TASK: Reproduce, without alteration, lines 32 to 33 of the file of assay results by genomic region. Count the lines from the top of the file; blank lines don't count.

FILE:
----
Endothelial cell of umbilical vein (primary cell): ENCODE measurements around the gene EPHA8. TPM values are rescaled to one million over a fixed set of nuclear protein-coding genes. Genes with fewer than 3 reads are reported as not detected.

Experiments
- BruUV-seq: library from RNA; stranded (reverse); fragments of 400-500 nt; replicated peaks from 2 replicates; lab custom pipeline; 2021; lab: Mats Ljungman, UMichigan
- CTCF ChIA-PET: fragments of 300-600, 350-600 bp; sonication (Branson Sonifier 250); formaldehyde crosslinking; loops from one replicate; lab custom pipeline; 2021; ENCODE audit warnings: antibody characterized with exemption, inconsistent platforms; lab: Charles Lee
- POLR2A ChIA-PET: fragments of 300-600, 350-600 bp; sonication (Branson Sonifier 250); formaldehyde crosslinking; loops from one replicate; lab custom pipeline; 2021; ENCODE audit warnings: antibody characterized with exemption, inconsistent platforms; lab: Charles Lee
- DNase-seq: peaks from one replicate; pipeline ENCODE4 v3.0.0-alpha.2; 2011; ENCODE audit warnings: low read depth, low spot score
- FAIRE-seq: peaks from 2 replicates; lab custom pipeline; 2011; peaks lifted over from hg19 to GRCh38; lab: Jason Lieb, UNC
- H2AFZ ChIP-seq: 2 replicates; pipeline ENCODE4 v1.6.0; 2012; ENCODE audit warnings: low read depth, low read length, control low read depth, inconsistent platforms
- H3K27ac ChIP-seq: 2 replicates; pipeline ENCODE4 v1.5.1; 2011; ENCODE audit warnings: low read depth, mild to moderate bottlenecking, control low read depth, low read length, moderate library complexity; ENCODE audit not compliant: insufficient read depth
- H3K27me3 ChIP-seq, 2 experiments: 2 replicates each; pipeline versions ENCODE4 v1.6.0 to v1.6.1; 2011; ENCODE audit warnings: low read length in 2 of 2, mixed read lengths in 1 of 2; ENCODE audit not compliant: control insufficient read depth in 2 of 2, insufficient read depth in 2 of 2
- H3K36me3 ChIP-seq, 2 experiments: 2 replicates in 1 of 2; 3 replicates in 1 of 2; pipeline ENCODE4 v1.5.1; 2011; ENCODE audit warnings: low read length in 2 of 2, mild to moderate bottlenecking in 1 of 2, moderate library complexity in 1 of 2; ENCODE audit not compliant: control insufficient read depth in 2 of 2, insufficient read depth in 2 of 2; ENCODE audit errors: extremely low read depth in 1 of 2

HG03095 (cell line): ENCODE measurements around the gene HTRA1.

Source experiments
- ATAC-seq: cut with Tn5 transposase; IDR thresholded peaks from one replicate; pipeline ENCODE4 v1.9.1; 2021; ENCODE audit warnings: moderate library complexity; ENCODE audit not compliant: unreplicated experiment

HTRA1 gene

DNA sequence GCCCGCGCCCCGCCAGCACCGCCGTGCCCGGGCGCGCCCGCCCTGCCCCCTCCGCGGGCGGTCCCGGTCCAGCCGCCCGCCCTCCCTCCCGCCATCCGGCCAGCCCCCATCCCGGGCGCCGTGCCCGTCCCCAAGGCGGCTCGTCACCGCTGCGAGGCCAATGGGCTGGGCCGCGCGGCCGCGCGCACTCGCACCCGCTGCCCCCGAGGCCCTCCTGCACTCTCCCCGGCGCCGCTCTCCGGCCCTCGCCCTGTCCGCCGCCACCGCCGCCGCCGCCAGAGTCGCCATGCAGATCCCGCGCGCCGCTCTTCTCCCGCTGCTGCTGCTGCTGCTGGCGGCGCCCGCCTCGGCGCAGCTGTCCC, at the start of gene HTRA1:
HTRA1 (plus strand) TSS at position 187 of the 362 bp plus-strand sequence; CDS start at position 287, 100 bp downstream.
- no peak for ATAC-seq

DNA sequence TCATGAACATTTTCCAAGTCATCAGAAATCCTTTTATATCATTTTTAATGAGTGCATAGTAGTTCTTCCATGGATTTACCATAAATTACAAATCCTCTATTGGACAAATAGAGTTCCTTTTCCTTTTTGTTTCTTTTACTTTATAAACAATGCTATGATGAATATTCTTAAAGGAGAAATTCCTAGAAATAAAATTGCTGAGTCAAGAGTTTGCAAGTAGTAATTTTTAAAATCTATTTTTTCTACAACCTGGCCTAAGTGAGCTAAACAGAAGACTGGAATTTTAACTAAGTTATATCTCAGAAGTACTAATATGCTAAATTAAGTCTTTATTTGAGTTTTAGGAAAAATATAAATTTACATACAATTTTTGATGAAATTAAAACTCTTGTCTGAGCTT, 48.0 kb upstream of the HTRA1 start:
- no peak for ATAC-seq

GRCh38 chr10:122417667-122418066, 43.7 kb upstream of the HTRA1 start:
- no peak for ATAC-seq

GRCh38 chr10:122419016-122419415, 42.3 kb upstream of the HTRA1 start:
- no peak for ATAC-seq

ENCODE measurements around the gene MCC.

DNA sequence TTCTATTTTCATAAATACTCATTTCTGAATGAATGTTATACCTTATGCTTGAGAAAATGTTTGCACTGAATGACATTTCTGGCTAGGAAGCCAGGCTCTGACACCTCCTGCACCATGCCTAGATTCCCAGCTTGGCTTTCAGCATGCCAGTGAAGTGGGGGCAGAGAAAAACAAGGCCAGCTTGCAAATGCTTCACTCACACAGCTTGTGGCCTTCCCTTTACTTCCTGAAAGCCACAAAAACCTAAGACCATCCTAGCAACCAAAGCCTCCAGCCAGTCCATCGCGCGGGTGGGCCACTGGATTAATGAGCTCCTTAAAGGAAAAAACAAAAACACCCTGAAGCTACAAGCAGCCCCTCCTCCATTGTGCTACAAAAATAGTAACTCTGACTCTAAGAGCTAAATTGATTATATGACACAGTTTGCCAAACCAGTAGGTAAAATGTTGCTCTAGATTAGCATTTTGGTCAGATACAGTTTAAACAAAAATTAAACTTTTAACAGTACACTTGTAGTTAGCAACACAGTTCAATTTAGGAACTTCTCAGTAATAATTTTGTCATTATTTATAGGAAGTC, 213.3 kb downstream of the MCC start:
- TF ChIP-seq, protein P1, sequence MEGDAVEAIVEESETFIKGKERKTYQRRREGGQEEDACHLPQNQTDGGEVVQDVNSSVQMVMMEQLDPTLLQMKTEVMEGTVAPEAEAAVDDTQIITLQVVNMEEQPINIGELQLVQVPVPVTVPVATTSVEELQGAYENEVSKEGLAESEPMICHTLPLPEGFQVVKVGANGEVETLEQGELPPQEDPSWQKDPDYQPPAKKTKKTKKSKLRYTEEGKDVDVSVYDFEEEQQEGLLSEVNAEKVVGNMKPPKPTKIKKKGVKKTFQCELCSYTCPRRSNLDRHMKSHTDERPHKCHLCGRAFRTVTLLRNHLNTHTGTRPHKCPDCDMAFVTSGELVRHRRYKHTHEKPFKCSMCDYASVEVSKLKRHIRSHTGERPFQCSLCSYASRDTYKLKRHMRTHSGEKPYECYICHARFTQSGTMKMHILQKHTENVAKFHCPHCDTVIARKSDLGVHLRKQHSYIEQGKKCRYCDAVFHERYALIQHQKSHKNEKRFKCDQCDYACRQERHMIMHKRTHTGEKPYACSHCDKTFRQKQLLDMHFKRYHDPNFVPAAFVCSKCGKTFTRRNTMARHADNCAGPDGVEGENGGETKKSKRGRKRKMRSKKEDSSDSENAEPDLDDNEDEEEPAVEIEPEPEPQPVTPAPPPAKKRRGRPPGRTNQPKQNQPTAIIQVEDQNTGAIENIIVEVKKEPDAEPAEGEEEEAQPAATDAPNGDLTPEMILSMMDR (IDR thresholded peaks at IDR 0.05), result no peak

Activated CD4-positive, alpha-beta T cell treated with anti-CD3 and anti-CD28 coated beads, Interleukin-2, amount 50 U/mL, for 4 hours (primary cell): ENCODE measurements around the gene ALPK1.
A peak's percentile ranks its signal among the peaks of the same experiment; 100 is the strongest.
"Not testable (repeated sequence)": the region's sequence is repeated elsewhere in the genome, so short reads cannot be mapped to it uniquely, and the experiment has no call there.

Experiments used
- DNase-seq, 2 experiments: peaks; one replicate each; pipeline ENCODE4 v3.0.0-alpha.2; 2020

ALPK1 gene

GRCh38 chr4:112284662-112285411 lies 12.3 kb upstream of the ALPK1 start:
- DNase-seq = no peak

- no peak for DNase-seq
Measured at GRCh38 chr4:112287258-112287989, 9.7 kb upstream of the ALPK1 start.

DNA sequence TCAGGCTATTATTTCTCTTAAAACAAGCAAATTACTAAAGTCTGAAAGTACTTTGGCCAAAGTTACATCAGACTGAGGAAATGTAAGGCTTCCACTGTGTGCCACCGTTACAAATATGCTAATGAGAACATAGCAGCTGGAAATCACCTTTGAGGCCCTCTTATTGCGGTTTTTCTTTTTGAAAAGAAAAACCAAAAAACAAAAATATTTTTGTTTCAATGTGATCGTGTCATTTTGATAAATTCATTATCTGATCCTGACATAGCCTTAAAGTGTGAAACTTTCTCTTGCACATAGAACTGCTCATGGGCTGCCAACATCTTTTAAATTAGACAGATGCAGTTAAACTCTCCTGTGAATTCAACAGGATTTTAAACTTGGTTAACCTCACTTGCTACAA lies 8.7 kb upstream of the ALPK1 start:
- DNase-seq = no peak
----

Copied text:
- DNase-seq, 2 experiments: peaks; one replicate each; pipeline ENCODE4 v3.0.0-alpha.2; 2020

ALPK1 gene